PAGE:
When the Victorian rail animation ‘Dumb Ways to Die’ exploded onto the social media scene last November, the extent of its success was a surprise in the ad world.
Exasperated by the rail safety message not getting through, Melbourne’s Metro Trains commissioned the making of a 3D animated video to purvey its public safety announcement.
Now with more than 62 million views on YouTube, the success of the campaign by ad agency McCann Melbourne, speaks for itself – not to mention the raw statistical outcome. According to Metro Trains, the campaign contributed to a 30% reduction in so-called ‘near-miss’ accidents.
The video itself utilises black comedy, and features a variety of cute cartoon characters accidentally killing themselves through acts of stupidity. The video culminates in the final three characters being killed by trains due to their unsafe behaviour.
The success of the campaign illustrates that communicating a serious message effectively needn’t be boring.
A company capitalising on the trend away from the dreaded ‘death by PowerPoint’, is Brisbane’s elearning development company digibox.
The company was recently the recipient of the Brandon Hall Gold Award for Best Use of Video for Learning after they produced videos that helped Xstrata Coal Australia reduce injuries by 50%.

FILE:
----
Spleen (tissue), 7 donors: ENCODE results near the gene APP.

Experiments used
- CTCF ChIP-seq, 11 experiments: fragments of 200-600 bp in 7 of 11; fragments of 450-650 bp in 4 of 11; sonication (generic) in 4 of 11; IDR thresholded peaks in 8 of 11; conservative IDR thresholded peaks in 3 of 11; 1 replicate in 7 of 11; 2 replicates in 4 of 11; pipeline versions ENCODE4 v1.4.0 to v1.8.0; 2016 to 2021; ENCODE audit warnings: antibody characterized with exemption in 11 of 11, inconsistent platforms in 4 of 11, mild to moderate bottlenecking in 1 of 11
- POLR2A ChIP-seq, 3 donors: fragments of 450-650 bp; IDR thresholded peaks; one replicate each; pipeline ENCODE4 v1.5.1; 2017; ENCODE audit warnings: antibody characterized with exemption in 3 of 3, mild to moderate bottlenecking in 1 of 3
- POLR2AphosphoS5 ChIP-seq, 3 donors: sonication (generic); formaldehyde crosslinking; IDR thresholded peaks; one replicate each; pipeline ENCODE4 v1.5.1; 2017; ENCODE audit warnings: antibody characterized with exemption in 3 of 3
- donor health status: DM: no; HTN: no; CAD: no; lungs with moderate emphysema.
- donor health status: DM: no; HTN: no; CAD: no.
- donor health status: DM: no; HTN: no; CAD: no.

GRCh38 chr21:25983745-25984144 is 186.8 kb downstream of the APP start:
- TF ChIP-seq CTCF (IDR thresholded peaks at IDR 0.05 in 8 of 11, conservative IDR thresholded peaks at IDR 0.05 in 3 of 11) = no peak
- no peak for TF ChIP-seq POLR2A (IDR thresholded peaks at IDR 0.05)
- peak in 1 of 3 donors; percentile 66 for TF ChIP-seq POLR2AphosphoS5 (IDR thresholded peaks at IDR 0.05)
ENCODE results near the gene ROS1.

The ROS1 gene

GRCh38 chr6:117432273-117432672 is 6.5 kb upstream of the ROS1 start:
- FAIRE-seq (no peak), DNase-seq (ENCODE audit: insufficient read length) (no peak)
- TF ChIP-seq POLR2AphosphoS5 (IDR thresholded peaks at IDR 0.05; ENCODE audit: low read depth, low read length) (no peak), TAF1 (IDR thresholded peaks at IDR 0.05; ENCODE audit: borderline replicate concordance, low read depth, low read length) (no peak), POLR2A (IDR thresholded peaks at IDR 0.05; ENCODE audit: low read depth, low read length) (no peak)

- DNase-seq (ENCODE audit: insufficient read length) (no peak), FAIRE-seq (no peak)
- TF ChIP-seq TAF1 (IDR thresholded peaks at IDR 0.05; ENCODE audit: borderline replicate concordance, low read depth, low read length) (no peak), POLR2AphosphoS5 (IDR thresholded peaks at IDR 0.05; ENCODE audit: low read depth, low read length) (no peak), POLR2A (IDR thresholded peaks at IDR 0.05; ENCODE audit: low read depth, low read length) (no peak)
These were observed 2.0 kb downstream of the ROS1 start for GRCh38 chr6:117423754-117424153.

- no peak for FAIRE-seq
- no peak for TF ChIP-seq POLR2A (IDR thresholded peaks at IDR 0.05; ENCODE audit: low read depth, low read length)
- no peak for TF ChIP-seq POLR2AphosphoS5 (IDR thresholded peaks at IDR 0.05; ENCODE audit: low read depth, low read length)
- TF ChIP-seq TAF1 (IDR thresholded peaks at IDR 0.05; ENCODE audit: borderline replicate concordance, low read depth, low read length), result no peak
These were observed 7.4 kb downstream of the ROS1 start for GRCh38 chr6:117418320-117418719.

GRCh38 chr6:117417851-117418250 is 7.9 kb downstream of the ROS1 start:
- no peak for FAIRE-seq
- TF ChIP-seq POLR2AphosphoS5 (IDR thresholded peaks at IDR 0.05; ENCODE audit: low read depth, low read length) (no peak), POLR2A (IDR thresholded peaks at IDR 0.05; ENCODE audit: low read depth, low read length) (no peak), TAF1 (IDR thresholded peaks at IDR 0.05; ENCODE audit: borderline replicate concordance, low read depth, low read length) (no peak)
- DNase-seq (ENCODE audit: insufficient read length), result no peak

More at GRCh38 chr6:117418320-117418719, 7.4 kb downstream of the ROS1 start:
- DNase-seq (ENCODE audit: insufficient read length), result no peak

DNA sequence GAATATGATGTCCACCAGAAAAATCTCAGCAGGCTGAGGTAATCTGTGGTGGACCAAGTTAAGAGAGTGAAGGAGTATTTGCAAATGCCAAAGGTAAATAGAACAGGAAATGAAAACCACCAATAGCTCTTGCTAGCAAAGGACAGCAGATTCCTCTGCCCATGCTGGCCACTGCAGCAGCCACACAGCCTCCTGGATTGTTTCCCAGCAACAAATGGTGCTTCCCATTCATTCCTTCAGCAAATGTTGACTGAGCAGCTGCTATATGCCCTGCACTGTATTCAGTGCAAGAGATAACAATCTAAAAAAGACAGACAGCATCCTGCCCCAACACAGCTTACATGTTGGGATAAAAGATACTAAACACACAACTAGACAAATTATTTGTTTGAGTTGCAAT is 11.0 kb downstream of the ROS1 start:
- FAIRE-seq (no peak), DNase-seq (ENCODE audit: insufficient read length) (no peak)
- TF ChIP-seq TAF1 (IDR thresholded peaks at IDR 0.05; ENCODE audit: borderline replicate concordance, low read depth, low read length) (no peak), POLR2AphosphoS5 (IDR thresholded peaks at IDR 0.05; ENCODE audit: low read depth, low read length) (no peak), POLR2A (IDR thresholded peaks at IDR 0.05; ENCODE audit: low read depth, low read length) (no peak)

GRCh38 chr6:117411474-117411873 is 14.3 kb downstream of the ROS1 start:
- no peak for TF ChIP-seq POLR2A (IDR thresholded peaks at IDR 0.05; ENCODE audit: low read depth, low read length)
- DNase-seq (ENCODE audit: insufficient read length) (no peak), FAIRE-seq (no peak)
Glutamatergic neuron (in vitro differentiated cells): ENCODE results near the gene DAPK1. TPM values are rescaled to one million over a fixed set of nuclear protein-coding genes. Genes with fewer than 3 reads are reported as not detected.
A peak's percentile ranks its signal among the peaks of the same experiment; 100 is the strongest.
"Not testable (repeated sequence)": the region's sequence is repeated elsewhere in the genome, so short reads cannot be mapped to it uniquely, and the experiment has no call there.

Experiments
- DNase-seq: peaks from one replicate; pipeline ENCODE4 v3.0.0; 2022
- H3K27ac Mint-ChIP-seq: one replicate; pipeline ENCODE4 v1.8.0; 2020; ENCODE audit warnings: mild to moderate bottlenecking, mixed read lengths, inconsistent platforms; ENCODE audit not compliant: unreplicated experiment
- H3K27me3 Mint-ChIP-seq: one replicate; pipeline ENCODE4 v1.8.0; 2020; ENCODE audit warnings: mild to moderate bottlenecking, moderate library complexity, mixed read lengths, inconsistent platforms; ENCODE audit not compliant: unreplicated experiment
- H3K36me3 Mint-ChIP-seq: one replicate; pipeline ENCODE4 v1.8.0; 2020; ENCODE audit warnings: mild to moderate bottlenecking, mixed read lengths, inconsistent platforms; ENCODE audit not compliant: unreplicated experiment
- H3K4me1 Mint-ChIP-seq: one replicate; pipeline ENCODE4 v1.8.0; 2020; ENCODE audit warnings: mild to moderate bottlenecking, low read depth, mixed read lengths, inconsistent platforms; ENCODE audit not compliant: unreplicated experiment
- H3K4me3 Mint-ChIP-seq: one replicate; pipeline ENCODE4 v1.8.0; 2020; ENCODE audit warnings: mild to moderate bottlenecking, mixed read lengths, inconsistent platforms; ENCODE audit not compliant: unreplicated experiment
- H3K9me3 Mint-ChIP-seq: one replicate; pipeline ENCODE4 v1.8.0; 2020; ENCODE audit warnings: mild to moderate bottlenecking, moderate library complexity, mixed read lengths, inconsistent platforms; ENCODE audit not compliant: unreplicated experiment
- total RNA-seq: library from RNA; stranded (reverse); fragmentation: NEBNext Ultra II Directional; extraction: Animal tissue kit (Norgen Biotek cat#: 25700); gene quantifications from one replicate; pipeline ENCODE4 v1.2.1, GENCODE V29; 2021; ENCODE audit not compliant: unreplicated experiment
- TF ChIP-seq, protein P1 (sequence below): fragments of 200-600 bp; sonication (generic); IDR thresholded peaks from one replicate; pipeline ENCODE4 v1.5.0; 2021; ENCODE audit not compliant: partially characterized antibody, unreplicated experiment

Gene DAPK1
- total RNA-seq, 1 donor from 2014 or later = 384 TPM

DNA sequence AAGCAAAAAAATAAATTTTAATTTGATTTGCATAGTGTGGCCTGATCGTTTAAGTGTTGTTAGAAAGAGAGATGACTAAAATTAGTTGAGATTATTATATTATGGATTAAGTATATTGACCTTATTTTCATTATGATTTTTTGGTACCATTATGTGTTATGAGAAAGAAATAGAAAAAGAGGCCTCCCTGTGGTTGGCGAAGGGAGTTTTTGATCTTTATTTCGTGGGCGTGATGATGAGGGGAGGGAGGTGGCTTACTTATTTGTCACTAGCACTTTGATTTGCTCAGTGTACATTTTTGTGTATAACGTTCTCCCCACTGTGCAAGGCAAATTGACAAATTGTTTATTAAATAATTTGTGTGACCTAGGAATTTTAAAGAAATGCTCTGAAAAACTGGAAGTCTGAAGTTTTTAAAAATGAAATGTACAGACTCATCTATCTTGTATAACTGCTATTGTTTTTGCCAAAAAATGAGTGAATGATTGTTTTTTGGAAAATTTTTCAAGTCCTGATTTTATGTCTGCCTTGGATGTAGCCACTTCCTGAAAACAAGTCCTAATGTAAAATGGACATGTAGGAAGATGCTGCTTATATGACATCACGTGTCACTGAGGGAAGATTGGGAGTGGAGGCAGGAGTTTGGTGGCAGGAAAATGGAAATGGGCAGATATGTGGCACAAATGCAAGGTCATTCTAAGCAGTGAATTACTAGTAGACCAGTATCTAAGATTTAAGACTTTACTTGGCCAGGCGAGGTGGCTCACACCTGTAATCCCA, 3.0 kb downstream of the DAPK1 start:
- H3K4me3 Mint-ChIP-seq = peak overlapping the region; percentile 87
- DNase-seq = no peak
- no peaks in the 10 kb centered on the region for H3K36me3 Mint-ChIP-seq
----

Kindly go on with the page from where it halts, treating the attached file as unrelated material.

The effectiveness of the Xstrata campaign, and the startling decline in injury reduction didn’t surprise CEO Daniel Bermingham.
“It’s palatable information with a motivation behind why you want to see it. Totally left-field, and an integrated experience for communicating such that it does actually create cultural change. People are so aware of it, and there was a lot of logic and methodology behind it as well,” Bermingham told Dynamic Business.
“We use 3D animation to build these video assets, and the reason why it’s such an effective tool to educate – and I’m not going to say ‘train’ because really what you do is when they walk out of that room they actually are educated and know how to do something differently – is the fact that we can immerse people within an environment that they’re going ‘buy-into’,” Bermingham said.
Communicating a message in 3D animation is done using characters and scenarios in the workers own environment, using their particular uniform and their diversity – that’s the key point which cuts through.
Founded in 2003, digibox has been in Australia for six years. The company has its roots in the aftermath of a safety incident at an offshore location where they was fatalities involved – there needed to be a way to train different groups of people in a variety of environments, in a way that was easily relatable.
At its core, using 3D animation for communication is about giving someone an experiential learning opportunity.
“We want to use the technology to empower whole industries. 3D animation is such that it’s giving someone an experiential learning journey, rather than just simply broadcasting compliance training and the whole ‘We’ve got to tick this box, you don’t want to do it, and we don’t want to have to make you do it, nut the law says you have to do it, ‘ We want to break the mindset and go out there with quite a dynamic, new way of doing things,” Bermingham said.
Photo credit: YouTube